By Tabia Princewill

FIFTY NINE years after Independence, majority of Nigerians still express themselves using the language of colonial rule. To be clear, I am not referring to the English language but to the many phrases with which Nigerians describe one another.

Late Funke Olakunri

In the course of my research on the origins of ethnic profiling, I came across a number of articles written by colonial administrators. Space will not permit me here to chronicle the number of today’s expressions and stereotypes about individual ethnic groups which bear an eerie resemblance to the insulting and divisive statements made by our former colonial masters at the turn of the twentieth century.

The language we use to talk about each other has not evolved much since then. In fact, the tools of modernity have given a wider reach to the seeds of hatred and division which were subtly planted and made into official policy during our not so distant past and our governance structures, the ethos behind the authoritarian use of power, have not changed much either.

The traditional mechanisms for handling relationships between multiple ethnicities in a pluri-ethnic society were eroded during that era, only to be replaced with the modern myth that most of today’s ethnic groups did not know each other or had little contact outside of violent conflict before Lord Lugard brought us together. This is false. It is a shame that research about our pre-colonial past is not popular and its findings more widely accepted in foreign universities than in our local institutions. The result is the easy politicisation of ethnicity and the re-writing of our history to suit political calculations.

The likes of Femi Fani-Kayode and Reno Omokri keep misleading young people about our history and painting a picture of what never existed; that is, an ethnically homogenous pre-colonial society. It is reminiscent of some US Republicans’ obsession with the myth of a “racially pure” United States where whiteness was both the standard and the norm. The many states and societies of what would become Nigeria were pluralistic, mixed societies.

Interestingly, the word “Yoruba”, for example, was not commonly used before the 19th century. It is derived from the term “Yarriba” which is what Hausa speaking populations used to refer to people from the Oyo Empire. It was British influence which created the notion of tribe and solidified the notion of “Yoruba people” as a distinct cultural entity. In pre-colonial times ethnicity was more fluid.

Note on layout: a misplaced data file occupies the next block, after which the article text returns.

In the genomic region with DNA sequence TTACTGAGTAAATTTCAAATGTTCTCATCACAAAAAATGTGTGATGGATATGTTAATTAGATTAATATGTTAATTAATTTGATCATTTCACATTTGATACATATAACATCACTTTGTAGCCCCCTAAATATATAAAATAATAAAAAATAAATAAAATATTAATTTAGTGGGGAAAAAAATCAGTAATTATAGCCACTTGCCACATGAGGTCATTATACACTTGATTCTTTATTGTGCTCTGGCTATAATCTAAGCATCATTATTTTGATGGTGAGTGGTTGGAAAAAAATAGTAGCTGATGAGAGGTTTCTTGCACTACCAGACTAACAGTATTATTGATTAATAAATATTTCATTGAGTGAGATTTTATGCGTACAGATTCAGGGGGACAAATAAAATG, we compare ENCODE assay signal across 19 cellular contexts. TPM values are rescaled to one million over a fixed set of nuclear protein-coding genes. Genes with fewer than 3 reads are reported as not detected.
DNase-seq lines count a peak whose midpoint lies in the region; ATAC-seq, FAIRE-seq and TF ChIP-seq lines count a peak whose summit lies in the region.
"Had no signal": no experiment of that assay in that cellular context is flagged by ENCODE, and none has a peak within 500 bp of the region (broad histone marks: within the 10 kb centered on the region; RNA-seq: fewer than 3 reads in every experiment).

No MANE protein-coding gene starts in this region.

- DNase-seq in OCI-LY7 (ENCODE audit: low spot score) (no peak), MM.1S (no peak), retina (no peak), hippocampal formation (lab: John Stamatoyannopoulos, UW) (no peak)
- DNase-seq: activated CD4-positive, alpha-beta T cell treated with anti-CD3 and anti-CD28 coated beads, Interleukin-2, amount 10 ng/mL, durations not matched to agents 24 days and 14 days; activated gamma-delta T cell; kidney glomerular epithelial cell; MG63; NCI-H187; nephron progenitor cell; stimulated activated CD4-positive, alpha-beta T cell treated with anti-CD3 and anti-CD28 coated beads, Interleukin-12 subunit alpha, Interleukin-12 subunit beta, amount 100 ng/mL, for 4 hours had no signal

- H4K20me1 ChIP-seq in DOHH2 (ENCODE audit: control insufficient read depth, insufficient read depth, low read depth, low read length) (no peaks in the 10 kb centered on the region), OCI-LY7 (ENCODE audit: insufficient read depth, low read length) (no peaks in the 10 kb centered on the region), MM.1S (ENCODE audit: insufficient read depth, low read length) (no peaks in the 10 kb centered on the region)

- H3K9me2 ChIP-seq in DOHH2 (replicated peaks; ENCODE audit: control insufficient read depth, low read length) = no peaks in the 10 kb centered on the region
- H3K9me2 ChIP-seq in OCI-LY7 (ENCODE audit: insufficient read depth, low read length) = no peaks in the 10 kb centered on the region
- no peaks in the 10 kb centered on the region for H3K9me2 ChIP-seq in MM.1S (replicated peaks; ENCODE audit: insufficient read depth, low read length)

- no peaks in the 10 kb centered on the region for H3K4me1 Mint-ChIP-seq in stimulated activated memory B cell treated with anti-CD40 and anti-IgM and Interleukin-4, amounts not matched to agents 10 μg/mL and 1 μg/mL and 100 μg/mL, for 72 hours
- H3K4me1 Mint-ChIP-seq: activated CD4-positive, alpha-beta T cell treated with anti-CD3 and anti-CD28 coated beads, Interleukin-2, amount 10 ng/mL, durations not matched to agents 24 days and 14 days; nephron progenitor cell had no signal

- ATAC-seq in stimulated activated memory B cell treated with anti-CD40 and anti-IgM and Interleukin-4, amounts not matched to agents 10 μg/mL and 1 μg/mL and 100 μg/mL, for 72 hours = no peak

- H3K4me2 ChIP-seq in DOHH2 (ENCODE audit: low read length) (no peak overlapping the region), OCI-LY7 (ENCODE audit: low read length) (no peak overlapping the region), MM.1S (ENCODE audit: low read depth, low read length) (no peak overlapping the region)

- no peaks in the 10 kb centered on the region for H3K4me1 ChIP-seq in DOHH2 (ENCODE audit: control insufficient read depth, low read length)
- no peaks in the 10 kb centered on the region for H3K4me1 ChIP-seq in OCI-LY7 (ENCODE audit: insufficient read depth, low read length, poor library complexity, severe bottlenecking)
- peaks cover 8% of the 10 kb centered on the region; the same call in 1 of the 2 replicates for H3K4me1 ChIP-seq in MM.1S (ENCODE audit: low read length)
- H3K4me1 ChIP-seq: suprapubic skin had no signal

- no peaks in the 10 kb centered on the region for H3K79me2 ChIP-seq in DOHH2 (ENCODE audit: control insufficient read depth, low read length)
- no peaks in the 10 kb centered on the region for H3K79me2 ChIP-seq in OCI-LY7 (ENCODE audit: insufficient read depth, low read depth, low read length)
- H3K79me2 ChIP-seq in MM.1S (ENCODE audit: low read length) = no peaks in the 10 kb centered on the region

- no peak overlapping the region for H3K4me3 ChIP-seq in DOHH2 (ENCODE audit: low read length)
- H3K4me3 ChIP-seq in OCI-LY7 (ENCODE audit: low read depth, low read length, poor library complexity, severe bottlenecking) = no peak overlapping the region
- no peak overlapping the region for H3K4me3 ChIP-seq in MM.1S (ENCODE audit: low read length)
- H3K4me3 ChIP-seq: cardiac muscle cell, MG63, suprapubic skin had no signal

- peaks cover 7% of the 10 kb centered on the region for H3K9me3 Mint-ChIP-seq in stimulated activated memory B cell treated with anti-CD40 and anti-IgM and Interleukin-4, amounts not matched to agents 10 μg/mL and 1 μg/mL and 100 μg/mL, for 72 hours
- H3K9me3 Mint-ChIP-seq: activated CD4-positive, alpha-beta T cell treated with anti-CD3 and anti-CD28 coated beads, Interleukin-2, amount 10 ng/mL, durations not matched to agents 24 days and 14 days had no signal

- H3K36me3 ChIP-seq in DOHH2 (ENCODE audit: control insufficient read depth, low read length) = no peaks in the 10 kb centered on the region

Our ancestors were more modern than we are in a lot of ways. A person could move from one town to another and start to claim said town as his or her “state of origin”. The settler versus indigene opposition is a result of colonial politics and power play, it has been with us since then.

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Too many people still see Nigerian unity as a “mistake” to be corrected by secession, based on the myth of the incompatibility between our different groups whose cultures many of us do not know or understand. We are as ignorant in our discourse about each other as the British were, and the tribal nature of our national discussion masks the emptiness of many of our leaders.

Too many have nothing to offer their followers except for hatred of others. It is a very old but useful trick with infamous proponents throughout history, which we do not really study, not ours or anyone else’s, and we cast nothing more than a cursory glance on the lessons of the past. This is why it is so easy for a high-profile death to become an excuse for hate speech and bigotry.

Funke Olakunrin, the daughter of an Afenifere leader, Reuben Fasoranti, was killed by bandits. Before any police investigation could occur, Yinka Odumakin released a statement claiming she was killed by “Fulani herdsmen”, the new boogeymen of Nigerian politics.